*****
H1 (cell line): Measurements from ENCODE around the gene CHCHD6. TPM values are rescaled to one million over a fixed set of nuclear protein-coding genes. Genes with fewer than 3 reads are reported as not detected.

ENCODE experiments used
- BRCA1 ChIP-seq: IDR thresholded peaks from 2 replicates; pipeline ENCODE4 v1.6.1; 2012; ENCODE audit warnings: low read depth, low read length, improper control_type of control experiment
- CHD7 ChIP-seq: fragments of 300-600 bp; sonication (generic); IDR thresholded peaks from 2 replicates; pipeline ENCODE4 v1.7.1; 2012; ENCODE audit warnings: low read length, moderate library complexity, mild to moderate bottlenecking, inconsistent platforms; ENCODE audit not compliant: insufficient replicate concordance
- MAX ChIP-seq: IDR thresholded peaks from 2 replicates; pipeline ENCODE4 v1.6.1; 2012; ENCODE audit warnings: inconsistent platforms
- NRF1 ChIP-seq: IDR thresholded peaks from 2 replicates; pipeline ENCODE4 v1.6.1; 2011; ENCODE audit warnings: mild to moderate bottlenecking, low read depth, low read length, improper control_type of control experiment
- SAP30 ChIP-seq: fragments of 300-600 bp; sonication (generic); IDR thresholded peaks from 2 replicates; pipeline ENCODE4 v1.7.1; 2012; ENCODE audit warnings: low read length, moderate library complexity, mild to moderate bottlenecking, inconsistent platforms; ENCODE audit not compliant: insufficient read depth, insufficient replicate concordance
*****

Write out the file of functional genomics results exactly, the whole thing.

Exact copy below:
H1 (cell line): Measurements from ENCODE around the gene CHCHD6. TPM values are rescaled to one million over a fixed set of nuclear protein-coding genes. Genes with fewer than 3 reads are reported as not detected.

ENCODE experiments used
- BRCA1 ChIP-seq: IDR thresholded peaks from 2 replicates; pipeline ENCODE4 v1.6.1; 2012; ENCODE audit warnings: low read depth, low read length, improper control_type of control experiment
- CHD7 ChIP-seq: fragments of 300-600 bp; sonication (generic); IDR thresholded peaks from 2 replicates; pipeline ENCODE4 v1.7.1; 2012; ENCODE audit warnings: low read length, moderate library complexity, mild to moderate bottlenecking, inconsistent platforms; ENCODE audit not compliant: insufficient replicate concordance
- MAX ChIP-seq: IDR thresholded peaks from 2 replicates; pipeline ENCODE4 v1.6.1; 2012; ENCODE audit warnings: inconsistent platforms
- NRF1 ChIP-seq: IDR thresholded peaks from 2 replicates; pipeline ENCODE4 v1.6.1; 2011; ENCODE audit warnings: mild to moderate bottlenecking, low read depth, low read length, improper control_type of control experiment
- SAP30 ChIP-seq: fragments of 300-600 bp; sonication (generic); IDR thresholded peaks from 2 replicates; pipeline ENCODE4 v1.7.1; 2012; ENCODE audit warnings: low read length, moderate library complexity, mild to moderate bottlenecking, inconsistent platforms; ENCODE audit not compliant: insufficient read depth, insufficient replicate concordance